alan wrote:We no longer walk around India. Rules made for a group of monks 2500 years ago do not necessarily apply to our lives, or work for our betterment. Worshipping rules, and following them mindlessly, is slowly strangling Buddhism, and It will kill it eventually. Why? Because no one who has a creative, independent mind will put up with it. Lose those people, and you lose it all.
We need to take a fresh look at how to go about things, friends. Let's start with getting rid of all the accumulated junk.
I'm with you in a general sort of way but
• There were always different guidelines and expectations for ordained and lay Buddhists but Western Buddhists have been blurring the difference between them - in both directions. On the one hand, some enthusiastic lay practitioners want to be as much like monks as possible; on the other, we have a new class of un-ordained teachers. I have suggested several times that we ought to look at Christianity occasionally just to see how the difference between amateurs and professionals plays out in a community that isn't comprised primarily of converts.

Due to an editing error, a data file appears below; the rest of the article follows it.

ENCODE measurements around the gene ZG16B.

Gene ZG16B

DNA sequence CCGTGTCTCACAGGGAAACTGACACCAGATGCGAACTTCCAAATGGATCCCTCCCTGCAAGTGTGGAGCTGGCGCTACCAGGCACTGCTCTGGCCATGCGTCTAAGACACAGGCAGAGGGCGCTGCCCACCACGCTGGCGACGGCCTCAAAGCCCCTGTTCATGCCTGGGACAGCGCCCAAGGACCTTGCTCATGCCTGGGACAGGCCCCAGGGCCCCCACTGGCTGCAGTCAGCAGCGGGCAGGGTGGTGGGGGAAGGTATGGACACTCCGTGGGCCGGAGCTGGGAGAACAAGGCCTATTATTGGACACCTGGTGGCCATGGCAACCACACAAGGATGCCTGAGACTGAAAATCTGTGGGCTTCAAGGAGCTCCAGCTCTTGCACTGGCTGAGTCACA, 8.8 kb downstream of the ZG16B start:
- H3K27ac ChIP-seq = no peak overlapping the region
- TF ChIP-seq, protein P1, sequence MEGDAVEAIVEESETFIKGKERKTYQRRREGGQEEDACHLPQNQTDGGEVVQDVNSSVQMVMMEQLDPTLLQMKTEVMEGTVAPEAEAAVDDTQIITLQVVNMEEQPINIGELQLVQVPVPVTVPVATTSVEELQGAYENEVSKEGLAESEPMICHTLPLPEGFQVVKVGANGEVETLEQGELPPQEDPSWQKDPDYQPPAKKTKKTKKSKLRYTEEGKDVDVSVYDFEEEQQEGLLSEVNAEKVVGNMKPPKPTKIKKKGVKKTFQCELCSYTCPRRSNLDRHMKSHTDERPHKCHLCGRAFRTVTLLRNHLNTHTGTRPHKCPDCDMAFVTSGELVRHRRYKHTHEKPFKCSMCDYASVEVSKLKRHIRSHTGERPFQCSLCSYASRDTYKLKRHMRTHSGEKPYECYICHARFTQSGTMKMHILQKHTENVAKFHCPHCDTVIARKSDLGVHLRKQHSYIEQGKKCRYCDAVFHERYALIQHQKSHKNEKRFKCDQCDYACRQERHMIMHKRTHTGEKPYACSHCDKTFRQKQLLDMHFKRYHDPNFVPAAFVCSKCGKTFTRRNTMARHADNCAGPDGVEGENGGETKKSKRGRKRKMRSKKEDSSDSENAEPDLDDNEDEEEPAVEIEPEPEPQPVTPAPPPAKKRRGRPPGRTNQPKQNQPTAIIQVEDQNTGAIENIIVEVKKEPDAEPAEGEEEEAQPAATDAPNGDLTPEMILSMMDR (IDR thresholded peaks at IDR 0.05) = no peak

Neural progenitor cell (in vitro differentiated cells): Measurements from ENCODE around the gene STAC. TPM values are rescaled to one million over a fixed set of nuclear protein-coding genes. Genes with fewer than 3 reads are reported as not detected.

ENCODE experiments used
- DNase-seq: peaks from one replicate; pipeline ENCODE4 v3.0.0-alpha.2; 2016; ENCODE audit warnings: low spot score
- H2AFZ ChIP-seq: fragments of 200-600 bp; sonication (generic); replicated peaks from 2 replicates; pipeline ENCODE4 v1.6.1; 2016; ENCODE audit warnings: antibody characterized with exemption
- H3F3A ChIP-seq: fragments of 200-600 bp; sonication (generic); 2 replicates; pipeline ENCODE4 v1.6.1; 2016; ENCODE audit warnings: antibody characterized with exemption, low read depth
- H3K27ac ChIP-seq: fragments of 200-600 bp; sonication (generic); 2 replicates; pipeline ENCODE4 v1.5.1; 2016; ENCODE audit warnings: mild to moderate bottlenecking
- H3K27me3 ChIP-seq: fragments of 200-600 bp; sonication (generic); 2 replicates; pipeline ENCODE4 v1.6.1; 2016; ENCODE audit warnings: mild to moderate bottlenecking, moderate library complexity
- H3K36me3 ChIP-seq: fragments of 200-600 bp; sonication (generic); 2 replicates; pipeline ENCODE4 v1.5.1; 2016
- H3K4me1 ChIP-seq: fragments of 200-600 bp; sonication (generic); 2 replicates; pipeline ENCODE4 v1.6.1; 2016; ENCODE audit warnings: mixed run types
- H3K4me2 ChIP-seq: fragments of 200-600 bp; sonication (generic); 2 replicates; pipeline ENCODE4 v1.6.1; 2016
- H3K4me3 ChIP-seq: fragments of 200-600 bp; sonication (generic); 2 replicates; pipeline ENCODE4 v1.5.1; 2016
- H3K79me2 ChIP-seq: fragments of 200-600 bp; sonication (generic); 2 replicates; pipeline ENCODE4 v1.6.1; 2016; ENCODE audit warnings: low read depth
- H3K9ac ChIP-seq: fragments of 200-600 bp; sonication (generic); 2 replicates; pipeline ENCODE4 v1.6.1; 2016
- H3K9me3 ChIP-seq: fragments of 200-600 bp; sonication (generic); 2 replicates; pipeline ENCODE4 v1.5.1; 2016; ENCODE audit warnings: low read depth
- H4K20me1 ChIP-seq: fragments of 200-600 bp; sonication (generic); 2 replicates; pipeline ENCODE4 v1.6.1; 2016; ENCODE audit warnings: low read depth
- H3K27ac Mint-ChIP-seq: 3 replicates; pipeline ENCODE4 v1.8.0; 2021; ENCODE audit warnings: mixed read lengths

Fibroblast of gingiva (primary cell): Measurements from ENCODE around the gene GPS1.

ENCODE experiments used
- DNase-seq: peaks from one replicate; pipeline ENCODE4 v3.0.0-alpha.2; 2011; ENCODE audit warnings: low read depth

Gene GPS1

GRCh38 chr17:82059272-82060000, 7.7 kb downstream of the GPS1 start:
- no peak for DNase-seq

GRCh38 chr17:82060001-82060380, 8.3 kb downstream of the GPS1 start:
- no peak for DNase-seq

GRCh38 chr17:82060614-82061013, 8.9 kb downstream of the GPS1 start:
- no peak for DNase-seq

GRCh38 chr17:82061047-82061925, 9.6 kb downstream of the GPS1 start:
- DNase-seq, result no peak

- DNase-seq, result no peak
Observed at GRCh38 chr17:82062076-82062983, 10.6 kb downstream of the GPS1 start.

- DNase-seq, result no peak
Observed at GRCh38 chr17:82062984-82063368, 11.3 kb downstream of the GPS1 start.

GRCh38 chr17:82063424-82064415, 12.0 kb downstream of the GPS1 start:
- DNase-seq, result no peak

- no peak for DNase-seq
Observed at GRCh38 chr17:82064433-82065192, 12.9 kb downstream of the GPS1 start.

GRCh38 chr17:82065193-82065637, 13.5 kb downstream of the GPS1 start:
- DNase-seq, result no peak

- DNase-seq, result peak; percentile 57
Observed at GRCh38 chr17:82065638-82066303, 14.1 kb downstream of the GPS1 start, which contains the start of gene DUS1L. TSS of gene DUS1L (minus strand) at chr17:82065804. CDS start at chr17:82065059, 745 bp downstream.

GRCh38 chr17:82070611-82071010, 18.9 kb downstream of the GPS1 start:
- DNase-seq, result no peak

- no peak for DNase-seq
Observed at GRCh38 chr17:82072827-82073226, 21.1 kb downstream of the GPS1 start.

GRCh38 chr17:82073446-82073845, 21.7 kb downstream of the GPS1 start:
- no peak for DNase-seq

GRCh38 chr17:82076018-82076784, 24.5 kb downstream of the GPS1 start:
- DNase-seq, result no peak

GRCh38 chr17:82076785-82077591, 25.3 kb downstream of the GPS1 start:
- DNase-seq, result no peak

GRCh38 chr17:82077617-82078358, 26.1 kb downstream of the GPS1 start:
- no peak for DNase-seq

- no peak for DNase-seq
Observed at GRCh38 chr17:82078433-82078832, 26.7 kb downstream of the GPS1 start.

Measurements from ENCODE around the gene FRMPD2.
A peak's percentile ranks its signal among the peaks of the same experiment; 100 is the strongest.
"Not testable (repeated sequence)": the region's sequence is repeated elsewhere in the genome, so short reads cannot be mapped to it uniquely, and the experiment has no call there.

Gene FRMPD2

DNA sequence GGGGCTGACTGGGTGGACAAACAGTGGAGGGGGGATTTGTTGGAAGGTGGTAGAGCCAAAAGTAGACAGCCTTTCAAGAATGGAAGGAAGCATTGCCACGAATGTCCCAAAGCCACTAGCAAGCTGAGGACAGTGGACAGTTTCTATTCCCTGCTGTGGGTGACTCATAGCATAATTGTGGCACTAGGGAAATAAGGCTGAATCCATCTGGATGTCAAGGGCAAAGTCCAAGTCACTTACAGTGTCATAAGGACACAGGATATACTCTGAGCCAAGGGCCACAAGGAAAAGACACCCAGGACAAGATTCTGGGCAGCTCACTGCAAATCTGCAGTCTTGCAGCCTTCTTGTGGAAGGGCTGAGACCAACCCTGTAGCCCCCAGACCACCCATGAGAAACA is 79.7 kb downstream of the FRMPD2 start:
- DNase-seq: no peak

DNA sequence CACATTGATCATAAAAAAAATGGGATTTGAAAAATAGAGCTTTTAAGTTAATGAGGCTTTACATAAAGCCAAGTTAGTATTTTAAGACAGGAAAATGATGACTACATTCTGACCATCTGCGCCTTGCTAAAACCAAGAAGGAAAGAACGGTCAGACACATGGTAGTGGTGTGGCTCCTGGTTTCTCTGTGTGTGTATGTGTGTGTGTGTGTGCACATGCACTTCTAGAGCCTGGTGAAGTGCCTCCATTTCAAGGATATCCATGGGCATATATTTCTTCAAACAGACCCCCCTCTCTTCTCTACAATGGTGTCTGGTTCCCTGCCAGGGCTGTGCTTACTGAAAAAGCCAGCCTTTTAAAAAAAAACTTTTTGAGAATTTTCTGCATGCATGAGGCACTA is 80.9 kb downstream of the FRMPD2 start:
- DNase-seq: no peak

• Quite separately from all that, monastic life and practice in traditionally-Buddhist countries has drifted (or evolved) away from what it was in the Buddha's time. I'm not sure the the original vinaya can be made to fit modern monasteries without a lot of, ah, creative
interpretation. I'm also not sure whether either the original model or the evolved model is the best way of organising an ordained community in 21st century Western communities. However, I do suspect the answers are all "no".